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Eagle Candidate and Boy Scout Troop 617 Complete Johnny Appleseed Lane in Olean’s Franchot Park

Eagle candidate Antonio Belvees and Boy Scout Troop 617 prepare to lay memorial blocks in ground near Johnny Appleseed Lane in Franchot Park. Credits: Hailey Rose Gattuso
Memorial blocks and plaques from the Johnny Appleseed Lane project begun in 1990. Credits: Crandall's Memorials
Volunteers finishing laying blocks in the ground by Johnny Appleseed Lane in Franchot Park, Olean. Credits: Crandall's Memorials.

OLEAN, NY – Olean Boy Scout Antonio Belvees was looking for a project so he could complete requirements to become an Eagle Scout.

And Kathy Boser of Allegany had just the project in mind.

She knew that what needed to be done was the laying in the ground of memorial blocks for Johnny Appleseed Lane in Franchot Park. The project had been started in 1990 with the planting of crabapple trees, and for each tree donated, a block was inscribed with wording of the donor’s choice. Some donors chose memorials to people; some chose tributes to local organizations. Each was supposed to be put in the ground by a tree.

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“There are only two trees that I’m aware of that had the blocks put down,” Boser said, adding that over the years some of the crabapple trees have been removed or replaced.

The other 50 or so blocks had not been put down for 26 years.

Johnny Appleseed Lane, located at the start of the Franchot Park walking path, is adjacent to the park’s Children’s Memorial Garden, a project founded in 1995 by the late Ann Padlo and one that Boser took over at the founder’s request.

While Boser was checking with Crandall’s Memorials of Olean about removing rotting lumber in the Children’s Memorial Garden, she found out that the blocks and the plaque from the Johnny Appleseed Lane Project were in storage at Crandall’s.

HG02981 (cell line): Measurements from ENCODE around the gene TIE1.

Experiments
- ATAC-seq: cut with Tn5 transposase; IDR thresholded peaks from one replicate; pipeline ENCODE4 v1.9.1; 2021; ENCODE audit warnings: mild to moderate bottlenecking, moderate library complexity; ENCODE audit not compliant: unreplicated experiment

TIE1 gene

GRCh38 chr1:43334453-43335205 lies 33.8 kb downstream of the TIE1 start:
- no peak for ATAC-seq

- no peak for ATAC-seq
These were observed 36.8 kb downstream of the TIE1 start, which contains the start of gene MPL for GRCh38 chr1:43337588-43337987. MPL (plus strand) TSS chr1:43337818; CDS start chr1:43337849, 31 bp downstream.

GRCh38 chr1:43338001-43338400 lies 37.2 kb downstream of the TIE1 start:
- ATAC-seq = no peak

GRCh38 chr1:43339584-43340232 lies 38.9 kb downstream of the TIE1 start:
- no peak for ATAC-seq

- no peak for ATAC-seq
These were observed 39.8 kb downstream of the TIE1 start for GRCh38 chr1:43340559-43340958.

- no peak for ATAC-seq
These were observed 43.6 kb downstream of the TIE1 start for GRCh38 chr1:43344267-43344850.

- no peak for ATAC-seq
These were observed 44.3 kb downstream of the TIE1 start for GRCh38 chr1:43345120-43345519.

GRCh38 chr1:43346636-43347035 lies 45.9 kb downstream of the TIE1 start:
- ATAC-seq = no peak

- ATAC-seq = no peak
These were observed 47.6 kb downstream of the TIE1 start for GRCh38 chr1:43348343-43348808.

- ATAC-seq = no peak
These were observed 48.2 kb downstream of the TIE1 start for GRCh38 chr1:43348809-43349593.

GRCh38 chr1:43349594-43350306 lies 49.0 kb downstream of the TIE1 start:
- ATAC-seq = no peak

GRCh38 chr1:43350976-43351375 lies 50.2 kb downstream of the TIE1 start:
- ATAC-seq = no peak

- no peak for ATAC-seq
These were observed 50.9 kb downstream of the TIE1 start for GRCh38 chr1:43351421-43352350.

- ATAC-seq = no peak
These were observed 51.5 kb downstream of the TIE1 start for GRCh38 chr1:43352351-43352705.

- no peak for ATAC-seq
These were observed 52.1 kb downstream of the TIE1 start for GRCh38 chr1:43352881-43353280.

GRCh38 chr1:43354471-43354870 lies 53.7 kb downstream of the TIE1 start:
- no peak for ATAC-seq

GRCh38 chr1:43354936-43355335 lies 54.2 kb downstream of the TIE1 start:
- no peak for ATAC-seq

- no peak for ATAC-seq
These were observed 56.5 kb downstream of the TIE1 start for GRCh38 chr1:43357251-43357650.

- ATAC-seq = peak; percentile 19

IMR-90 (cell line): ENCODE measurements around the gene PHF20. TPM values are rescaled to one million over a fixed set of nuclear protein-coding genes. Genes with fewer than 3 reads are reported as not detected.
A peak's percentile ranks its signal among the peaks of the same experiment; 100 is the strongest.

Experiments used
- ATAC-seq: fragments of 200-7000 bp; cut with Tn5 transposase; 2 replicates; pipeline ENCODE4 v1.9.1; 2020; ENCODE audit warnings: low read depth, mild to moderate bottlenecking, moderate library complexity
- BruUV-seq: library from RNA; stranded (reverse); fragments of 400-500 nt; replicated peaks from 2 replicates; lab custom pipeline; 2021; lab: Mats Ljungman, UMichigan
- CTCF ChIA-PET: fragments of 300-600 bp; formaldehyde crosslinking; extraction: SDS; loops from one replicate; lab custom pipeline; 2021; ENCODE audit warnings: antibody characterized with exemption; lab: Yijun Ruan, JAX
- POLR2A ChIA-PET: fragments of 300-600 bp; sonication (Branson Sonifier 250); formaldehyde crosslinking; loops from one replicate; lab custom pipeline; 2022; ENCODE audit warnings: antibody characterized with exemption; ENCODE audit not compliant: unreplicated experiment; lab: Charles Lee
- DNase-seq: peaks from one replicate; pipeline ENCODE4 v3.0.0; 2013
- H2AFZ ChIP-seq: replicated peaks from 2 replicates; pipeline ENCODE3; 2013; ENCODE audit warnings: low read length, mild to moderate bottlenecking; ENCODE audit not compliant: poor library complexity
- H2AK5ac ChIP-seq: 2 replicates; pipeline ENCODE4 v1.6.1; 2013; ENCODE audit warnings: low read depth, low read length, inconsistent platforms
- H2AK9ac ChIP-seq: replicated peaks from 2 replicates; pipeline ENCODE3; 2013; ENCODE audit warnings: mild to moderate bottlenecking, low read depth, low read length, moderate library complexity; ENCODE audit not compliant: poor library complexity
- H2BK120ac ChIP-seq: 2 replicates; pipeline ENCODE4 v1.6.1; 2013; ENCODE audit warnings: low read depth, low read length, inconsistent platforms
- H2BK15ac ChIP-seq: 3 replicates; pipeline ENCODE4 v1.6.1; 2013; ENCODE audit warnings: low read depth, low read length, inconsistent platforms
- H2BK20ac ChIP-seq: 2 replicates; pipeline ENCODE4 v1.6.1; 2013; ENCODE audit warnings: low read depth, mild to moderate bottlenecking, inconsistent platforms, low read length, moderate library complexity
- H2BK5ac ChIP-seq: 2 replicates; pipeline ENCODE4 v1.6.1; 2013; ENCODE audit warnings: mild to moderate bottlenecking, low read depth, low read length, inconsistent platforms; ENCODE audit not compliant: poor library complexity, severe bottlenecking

Crandall’s, Boser recalled, “really wanted something to happen. It became my mission to try to bring that to completion even though I wasn’t involved in that project.”

So Boser talked to the Belvees family, and the Boy Scout and his family were taken with her idea and the story behind it.

“Once Antonio heard about it, he was determined,” Boser said. “He was going to do it whether or not it was for his Eagle Scout project. It’s a wonderful project. It’s wonderful to get the Scouts involved.”

Belvees said he was thankful that Boser came to him because he was struggling to find an idea for his project.

“I was stumped,” the Scout said. “Then Kathy came up with the idea, so we thought it would be a good project to finally put this problem to rest.”

Belvees and Boser approached Olean Mayor William Aiello to make sure that he was included in the process.

“We barely had to explain it. He was for this project,” Belvees said.

Cory Crandall of Crandall’s Memorials said that the Boy Scouts were efficient in getting the project done, and that the support from the community helped too.  He noted that prior community interest had not brought the project to completion.

“No one at this point has moved the project forward as Antonio did,” Crandall said. “It was great timing that Antonio needed to fulfill his Eagle Project this year.”

Crandall and his father Curt, company president and Eagle Scout, assisted Belvees by offering suggestions, cleaning the blocks and providing small filler bricks. They also helped Antonio carve a granite block that recognizes his Eagle Project.

“They took him under their wing,” Boser said. “They knew it was his project so they wanted him to do the planning, but really helped him as far as making the layout.”

Boser said that it took about a year for Belvees to complete the project.

For the bricklaying in October, Crandall’s provided equipment and machinery and helped the troop install the blocks, bricks and plaque.

Boser said she was overjoyed to see Scouts and families from Troop 617 working together to complete the long-delayed project.

“The Boy Scouts were there working,” said Boser, who works at St. Bonaventure University as an administrative assistant to the institutional review board and the dean of the Jandoli School of Communication. “Everyone was invested and involved in it, which was great.”

Belvees said he was happy that he was able to help families in Olean and provide them a sense of closure.

“It made me feel really good about myself,” Belvees said. “Finishing a project that hasn’t been completed and was forgotten about for so many years really makes you feel good.”  

Belvees provided a piece of advice for anyone wishing to reach out to help their community:

“Just go out and ask,” he said. “Don't be afraid to go do something right. There are no excuses.”

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